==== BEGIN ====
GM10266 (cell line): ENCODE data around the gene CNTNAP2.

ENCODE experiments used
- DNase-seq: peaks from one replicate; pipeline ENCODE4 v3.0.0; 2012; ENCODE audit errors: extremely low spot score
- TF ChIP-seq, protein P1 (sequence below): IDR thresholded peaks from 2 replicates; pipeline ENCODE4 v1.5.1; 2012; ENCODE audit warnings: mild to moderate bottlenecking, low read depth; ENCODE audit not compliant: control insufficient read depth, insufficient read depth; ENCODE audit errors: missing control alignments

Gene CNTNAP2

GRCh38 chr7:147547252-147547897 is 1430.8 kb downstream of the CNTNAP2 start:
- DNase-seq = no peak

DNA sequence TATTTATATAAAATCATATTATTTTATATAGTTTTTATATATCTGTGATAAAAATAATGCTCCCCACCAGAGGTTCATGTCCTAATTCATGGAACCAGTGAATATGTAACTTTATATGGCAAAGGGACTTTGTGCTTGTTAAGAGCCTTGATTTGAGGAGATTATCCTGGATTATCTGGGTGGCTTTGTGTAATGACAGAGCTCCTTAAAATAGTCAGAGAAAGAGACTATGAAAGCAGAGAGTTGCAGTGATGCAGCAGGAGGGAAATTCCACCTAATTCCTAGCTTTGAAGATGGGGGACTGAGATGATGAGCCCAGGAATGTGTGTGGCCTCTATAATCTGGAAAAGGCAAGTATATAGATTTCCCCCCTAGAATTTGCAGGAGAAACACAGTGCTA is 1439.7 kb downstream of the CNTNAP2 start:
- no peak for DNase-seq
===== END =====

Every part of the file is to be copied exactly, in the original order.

GM10266 (cell line): ENCODE data around the gene CNTNAP2.

ENCODE experiments used
- DNase-seq: peaks from one replicate; pipeline ENCODE4 v3.0.0; 2012; ENCODE audit errors: extremely low spot score
- TF ChIP-seq, protein P1 (sequence below): IDR thresholded peaks from 2 replicates; pipeline ENCODE4 v1.5.1; 2012; ENCODE audit warnings: mild to moderate bottlenecking, low read depth; ENCODE audit not compliant: control insufficient read depth, insufficient read depth; ENCODE audit errors: missing control alignments

Gene CNTNAP2

GRCh38 chr7:147547252-147547897 is 1430.8 kb downstream of the CNTNAP2 start:
- DNase-seq = no peak

DNA sequence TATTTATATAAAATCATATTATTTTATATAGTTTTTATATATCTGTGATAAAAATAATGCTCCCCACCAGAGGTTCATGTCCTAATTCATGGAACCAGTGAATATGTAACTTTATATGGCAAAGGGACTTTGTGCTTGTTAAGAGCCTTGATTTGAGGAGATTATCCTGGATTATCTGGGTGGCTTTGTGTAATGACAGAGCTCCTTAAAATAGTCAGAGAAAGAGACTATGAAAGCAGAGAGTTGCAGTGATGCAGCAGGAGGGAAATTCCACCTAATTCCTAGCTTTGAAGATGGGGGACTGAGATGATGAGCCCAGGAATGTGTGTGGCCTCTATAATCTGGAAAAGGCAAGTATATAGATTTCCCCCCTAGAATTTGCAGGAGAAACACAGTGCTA is 1439.7 kb downstream of the CNTNAP2 start:
- no peak for DNase-seq